On January 13, 2014, the Township of Ewing (Mercer County) agreed to pay $155,000 to a Trenton woman who sued members of the Ewing Police Department for allegedly beating her.

In her suit, Portia Freeman said that on March 5, 2012 Ewing Township Health Inspector Carol Martin, Animal Control Officer Rick Moore came to her home with police to serve a warrant.  According to the complaint, the officials were there to investigate a complaint that Plaintiff's sister, who the officials believed was a mentally handicapped juvenile, was being left alone in the home without a working heater. 

Freeman claimed that as she was calling her lawyer, Police Officer Jeffrey Caldwell told her "If you don't let us in three minutes we're going to burst the door in."  When she attempted to unlock the door, Freeman claimed that she asked Caldwell, who was holding the screen door open fully, to close it a bit to prevent a dog inside of the house from running out when the interior door was opened.  She claimed that Caldwell refused and dragged her down the three cement steps to the yard. 

She claimed that she "could feel her head and face hit each one until [her] head hit the pavement of the walkway."  She claimed that she was then kicked and punched, sprayed with mace and thrown into the back of a patrol car.  She said she spent five days in the Mercer County Workhouse, the last four days in the infirmary.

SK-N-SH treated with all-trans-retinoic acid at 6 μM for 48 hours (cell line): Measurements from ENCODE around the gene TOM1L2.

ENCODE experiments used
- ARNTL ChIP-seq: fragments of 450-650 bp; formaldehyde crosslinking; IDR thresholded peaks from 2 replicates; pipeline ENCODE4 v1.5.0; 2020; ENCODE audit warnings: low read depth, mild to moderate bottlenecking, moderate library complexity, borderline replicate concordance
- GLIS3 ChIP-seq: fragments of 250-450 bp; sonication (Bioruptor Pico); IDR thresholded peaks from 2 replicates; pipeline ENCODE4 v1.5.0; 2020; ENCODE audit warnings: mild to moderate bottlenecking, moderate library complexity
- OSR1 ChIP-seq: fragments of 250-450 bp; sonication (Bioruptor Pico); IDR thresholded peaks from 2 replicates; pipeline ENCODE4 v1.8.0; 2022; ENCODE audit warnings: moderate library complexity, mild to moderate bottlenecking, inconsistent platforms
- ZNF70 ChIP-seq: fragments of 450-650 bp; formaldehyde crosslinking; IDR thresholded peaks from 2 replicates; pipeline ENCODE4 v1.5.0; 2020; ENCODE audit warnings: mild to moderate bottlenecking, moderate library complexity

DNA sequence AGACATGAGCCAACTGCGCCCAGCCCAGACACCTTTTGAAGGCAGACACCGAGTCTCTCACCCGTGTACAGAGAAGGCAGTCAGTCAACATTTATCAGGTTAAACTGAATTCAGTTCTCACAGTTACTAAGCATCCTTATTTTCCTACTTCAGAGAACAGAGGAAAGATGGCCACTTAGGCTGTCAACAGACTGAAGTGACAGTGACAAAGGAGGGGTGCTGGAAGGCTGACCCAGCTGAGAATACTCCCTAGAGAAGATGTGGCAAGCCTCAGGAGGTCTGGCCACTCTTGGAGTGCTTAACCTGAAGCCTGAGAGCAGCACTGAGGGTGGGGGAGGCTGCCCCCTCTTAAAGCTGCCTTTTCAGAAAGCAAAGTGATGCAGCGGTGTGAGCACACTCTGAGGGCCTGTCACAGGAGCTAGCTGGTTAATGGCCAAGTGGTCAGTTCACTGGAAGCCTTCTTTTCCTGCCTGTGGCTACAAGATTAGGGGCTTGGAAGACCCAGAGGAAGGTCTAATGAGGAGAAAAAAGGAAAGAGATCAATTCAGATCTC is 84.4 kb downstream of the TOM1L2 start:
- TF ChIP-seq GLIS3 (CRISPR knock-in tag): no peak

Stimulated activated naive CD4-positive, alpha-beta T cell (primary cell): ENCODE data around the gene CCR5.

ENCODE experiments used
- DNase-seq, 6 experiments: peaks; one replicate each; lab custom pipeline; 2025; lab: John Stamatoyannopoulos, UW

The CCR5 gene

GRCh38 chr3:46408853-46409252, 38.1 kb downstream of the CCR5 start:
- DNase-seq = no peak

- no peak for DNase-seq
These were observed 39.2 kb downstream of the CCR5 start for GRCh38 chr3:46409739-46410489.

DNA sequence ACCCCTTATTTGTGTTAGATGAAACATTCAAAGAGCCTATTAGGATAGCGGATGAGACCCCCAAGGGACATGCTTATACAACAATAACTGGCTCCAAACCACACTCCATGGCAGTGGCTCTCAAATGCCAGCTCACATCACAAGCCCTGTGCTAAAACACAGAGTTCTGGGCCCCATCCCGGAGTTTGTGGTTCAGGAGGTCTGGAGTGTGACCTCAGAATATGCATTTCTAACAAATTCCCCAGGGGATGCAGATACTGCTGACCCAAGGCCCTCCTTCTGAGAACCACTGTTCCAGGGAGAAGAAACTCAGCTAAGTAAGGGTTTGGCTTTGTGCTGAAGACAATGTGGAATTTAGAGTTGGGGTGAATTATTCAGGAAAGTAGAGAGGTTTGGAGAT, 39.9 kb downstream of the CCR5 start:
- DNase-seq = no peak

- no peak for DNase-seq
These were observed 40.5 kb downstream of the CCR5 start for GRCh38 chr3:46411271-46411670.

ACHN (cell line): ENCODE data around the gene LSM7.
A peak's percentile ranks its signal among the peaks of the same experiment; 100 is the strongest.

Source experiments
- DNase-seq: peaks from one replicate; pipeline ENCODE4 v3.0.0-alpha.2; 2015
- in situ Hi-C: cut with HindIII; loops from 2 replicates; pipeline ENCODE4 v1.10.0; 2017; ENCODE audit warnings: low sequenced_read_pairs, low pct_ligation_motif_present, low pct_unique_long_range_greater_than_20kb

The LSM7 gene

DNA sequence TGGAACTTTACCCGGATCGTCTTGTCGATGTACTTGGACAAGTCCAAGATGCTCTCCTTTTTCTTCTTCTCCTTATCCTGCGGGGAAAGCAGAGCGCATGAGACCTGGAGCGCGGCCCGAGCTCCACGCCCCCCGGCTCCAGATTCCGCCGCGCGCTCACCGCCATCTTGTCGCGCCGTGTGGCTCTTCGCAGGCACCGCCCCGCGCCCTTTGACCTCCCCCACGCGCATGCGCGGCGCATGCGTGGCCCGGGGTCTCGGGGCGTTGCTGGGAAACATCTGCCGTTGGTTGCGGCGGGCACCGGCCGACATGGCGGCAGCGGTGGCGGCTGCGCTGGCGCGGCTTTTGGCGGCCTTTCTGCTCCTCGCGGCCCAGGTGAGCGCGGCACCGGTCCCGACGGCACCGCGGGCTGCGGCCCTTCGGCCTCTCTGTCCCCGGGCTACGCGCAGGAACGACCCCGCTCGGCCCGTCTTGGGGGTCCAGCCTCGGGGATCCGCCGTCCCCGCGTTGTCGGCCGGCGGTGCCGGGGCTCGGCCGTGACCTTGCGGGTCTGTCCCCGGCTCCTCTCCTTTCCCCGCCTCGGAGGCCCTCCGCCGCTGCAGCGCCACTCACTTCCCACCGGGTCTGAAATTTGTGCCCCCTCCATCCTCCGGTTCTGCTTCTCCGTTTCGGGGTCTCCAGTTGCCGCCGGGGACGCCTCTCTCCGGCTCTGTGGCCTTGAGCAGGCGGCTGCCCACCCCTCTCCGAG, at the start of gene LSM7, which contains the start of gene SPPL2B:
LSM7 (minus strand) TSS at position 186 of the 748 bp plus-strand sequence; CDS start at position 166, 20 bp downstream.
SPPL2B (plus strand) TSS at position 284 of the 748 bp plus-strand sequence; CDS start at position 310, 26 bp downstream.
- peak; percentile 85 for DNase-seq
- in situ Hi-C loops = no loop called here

Also named in the suit were Officers Christopher Boller, Jeffrey Galant, Sergeant Karl Bartowski, Officers Morris and Tettemer and Mayor Jack Ball.

The case is captioned Freeman v. Ewing, Federal Case No. 3:12-cv-01366 and Freeman's attorney was Thomas J. Mallon of Freehold.  Case documents are on-line here.

None of Freeman's allegations have been proven or disproven in court. The settlement agreement resolution expressly states that the $155,000 payment does not constitute an admission of wrongdoing by Ewing or any of its officials. All that is known for sure is that Ewing or its insurer, for whatever reason, decided that it would rather pay Freeman $155,000 than take the matter to trial. Perhaps the defendants' decision to settle was done to save further legal expense and the costs of trying what were in fact exaggerated or meritless claims. Or, perhaps the claims were true and the defendants wanted to avoid being embarrassed at trial. This is the problem when cases settle before trial--it is impossible to know the truth of what really happened.